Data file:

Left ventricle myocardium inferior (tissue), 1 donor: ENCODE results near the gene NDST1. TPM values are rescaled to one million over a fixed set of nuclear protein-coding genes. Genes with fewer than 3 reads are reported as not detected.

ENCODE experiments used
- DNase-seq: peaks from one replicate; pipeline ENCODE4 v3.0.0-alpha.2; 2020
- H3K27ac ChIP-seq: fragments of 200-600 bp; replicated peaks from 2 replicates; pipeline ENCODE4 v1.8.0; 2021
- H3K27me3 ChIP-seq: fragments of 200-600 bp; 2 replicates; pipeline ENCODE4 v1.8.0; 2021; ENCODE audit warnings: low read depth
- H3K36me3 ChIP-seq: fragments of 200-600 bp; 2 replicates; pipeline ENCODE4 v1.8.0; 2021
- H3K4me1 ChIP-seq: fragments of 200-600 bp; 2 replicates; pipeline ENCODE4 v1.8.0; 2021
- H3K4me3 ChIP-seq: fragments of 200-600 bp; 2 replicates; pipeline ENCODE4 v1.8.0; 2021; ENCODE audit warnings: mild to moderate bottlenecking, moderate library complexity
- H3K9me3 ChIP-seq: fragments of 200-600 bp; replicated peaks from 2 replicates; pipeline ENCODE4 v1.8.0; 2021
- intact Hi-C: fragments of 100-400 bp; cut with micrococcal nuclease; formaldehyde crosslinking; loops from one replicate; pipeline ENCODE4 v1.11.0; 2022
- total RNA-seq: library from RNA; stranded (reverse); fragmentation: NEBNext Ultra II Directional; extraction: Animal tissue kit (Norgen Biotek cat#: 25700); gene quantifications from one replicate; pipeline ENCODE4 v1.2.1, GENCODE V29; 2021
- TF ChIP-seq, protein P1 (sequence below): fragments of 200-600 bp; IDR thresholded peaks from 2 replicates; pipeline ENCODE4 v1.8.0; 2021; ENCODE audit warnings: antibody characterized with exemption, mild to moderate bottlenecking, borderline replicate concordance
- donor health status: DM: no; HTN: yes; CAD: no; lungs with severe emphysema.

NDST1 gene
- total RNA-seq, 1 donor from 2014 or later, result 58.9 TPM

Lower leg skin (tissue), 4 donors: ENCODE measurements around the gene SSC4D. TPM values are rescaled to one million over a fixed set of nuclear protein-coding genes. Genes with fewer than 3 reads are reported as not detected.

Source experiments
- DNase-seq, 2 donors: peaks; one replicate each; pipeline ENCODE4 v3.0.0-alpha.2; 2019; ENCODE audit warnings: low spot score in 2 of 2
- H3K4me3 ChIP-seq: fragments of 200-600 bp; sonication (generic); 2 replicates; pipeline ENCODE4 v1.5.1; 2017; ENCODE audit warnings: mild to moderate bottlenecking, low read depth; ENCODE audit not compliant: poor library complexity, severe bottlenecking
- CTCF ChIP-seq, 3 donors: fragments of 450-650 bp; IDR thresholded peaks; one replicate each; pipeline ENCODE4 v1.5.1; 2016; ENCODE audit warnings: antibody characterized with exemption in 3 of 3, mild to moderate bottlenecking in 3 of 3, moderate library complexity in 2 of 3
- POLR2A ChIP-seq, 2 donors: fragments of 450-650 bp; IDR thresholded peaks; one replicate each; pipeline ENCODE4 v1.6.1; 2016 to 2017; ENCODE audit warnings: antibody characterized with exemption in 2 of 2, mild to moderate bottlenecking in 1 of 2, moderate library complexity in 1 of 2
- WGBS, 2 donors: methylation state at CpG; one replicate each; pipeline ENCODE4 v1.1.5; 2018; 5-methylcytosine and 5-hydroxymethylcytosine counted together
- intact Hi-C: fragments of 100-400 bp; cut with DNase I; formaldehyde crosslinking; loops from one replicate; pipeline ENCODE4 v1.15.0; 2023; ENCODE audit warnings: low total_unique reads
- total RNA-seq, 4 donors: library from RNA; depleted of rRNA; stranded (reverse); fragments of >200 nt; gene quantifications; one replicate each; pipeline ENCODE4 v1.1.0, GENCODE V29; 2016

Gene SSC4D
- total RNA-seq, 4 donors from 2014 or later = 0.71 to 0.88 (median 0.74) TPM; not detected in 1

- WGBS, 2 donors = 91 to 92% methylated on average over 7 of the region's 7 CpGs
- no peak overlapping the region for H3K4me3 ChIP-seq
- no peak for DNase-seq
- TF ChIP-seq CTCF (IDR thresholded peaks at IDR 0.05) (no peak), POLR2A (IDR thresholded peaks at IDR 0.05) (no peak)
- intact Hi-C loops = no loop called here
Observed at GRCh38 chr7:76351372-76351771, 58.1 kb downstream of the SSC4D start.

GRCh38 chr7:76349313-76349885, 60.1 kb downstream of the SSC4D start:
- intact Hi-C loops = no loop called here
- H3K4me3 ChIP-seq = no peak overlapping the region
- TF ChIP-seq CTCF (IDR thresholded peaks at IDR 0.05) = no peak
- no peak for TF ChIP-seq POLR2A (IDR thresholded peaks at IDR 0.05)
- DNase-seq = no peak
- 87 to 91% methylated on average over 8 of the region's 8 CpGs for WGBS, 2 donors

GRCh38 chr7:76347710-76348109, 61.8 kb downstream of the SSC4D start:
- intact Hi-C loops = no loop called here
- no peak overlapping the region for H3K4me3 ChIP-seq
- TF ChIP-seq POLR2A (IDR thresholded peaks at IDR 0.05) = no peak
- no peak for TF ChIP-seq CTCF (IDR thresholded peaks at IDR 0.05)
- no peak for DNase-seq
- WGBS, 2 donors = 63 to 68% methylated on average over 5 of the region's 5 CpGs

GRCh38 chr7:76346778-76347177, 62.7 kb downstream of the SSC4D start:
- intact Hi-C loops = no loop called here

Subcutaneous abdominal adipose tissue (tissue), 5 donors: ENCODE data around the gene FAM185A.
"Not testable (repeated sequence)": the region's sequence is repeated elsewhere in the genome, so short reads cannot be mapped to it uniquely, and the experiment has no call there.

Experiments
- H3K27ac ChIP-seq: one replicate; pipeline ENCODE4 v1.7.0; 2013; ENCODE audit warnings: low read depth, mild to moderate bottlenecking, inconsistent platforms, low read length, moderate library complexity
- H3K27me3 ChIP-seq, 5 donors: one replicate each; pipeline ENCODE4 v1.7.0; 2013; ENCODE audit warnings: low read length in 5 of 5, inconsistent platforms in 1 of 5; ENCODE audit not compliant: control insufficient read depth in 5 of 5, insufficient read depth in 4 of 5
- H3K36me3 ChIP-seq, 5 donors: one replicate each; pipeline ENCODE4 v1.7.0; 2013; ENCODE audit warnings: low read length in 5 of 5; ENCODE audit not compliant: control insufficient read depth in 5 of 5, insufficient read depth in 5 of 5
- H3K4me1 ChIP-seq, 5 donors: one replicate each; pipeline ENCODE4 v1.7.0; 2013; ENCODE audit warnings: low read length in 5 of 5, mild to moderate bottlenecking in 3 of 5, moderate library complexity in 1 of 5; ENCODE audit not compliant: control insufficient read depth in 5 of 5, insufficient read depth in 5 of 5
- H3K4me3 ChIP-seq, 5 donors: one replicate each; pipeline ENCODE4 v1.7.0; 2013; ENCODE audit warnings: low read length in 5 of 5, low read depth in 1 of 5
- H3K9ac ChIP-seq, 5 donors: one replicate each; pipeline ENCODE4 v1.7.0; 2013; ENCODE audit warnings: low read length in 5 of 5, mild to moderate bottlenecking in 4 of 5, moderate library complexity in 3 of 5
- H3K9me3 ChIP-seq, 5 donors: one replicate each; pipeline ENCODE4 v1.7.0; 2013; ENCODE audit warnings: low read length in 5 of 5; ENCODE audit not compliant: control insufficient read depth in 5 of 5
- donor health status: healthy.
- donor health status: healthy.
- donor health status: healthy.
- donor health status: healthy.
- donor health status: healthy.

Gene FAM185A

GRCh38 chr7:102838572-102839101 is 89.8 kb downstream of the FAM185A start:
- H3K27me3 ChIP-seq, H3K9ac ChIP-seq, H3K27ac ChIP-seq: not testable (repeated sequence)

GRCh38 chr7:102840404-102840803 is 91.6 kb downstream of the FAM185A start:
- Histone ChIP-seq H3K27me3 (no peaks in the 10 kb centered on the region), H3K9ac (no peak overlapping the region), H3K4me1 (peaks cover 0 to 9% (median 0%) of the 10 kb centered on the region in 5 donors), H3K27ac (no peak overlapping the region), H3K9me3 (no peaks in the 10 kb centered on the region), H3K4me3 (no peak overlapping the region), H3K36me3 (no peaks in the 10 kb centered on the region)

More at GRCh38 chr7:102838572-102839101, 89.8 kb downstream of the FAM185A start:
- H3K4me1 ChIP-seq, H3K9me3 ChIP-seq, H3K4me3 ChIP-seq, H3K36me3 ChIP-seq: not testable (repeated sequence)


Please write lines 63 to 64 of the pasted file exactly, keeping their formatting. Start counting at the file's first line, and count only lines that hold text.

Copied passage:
- donor health status: healthy.

Gene FAM185A